Enter Julian Assange whose wicked leaks were a welcome shock to a system built on suppression and spying, and served to remind all intelligent adults of the significant gulf between real politik propaganda and real knowledge of political processes at work. I actually favor the publication of these primary documents that detail operations, as they are often disillusioning in the best possible way.
However, as much as one admires Assange’s chutzpah, his editorialized version of the Collateral Murder video, with its intentional manipulation of viewer response, points up the peril of a having someone with an anarchic disposition in charge of a totally ‘open’ system. Assange was benign with his political version of Collateral Murder, and I respect what he was hoping to achieve, but not every future hacktivist will be as scrupled or have all his oars in the water. A totally open system seems rife for disturbing levels of mischief.
A more problematical gatekeeper is Glenn Greenwald and his selective leaking. This wasn’t much of a problem before Edward Snowden came along and dramatically altered the public’s understanding of the scope and unbridled power of the Five Eyes at work.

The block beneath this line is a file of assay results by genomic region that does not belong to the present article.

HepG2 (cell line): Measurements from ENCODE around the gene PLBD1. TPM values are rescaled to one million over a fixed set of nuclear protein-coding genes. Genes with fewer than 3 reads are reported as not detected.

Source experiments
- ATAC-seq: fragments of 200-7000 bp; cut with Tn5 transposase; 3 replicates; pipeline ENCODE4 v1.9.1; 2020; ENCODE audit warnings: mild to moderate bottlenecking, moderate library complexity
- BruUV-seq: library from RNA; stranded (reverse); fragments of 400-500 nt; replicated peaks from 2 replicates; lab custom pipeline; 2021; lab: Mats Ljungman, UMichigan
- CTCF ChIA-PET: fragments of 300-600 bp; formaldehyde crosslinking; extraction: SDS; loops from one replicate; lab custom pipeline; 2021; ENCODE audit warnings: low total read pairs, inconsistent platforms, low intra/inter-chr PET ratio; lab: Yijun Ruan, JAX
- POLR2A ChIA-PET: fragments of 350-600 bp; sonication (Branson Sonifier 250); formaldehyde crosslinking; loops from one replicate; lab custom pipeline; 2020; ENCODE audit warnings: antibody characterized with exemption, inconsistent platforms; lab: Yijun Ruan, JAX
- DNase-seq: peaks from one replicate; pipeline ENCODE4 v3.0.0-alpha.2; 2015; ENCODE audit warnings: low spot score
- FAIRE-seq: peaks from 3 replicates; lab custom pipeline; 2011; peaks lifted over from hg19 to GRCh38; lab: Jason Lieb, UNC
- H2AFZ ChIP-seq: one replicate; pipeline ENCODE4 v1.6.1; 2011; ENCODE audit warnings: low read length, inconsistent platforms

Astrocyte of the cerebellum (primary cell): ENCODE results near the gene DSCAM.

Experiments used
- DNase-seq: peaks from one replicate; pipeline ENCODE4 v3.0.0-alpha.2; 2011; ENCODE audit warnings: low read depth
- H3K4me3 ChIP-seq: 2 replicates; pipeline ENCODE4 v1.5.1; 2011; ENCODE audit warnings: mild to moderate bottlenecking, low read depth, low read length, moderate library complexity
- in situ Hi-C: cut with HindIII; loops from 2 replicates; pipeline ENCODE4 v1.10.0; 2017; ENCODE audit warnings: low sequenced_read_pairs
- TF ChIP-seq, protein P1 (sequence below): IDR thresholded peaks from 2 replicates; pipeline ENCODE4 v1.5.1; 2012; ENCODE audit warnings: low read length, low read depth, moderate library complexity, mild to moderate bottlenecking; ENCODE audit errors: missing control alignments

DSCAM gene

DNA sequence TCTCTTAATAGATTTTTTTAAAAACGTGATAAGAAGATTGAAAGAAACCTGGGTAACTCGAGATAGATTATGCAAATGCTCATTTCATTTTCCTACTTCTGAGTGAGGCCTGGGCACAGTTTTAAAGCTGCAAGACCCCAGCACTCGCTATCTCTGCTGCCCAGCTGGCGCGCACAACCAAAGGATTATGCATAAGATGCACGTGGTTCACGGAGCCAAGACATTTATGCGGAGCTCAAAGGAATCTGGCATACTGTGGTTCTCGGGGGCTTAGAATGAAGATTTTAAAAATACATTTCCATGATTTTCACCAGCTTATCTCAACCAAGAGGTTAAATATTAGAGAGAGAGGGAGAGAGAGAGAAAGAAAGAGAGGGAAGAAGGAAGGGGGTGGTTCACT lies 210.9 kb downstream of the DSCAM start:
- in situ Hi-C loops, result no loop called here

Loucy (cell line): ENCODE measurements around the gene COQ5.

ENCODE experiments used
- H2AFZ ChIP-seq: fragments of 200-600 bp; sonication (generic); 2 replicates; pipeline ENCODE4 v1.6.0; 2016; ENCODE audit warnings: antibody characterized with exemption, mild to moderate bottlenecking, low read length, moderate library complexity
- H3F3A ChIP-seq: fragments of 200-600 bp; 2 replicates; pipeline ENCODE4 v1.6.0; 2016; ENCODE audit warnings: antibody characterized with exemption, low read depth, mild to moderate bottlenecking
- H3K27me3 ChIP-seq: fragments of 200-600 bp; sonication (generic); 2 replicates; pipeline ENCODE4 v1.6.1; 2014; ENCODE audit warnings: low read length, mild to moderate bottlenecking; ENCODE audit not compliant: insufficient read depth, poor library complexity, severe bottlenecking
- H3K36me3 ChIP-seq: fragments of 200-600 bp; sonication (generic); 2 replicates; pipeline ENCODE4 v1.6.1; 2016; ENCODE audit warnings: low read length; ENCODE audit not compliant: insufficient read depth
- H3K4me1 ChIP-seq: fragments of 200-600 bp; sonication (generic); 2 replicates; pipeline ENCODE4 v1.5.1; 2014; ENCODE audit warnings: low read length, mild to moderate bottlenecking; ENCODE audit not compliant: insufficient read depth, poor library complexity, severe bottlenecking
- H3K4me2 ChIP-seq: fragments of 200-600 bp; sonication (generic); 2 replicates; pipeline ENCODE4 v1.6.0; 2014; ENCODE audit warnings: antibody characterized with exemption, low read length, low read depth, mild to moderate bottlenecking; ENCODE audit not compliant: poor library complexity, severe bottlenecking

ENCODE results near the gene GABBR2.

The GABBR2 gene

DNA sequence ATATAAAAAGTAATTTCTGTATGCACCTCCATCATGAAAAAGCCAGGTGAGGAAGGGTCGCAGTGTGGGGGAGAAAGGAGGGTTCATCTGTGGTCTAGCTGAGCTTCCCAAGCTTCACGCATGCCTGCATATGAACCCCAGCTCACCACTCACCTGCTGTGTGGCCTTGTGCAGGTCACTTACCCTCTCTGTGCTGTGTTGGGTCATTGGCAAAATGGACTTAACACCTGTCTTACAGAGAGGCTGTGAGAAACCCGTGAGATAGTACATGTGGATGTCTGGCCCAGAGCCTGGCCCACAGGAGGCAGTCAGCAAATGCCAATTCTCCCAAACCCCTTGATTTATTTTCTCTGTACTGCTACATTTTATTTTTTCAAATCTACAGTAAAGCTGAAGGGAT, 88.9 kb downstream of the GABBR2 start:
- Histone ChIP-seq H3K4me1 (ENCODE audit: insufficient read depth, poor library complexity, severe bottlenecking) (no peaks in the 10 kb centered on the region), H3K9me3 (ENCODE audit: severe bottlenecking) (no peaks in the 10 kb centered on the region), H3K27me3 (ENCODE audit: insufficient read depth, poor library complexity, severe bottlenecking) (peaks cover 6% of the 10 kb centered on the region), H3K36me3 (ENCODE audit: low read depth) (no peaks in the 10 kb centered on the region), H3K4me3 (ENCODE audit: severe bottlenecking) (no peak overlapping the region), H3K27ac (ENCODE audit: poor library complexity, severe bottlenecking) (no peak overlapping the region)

But many people who admired Greenwald’s blogs were disillusioned when, following the sensation of his Snowden write-ups, he suddenly jumped ship from the mainstream Guardian, where he was reaching just the kinds of people needing consciousness-raising, to sideline himself for months in order to build a new journalism venture. But more at issue was the Snowden leaks treasure trough, which he brought with him to First Media, and his decision to leak selectively, rather than in a Wikileaks splash fashion.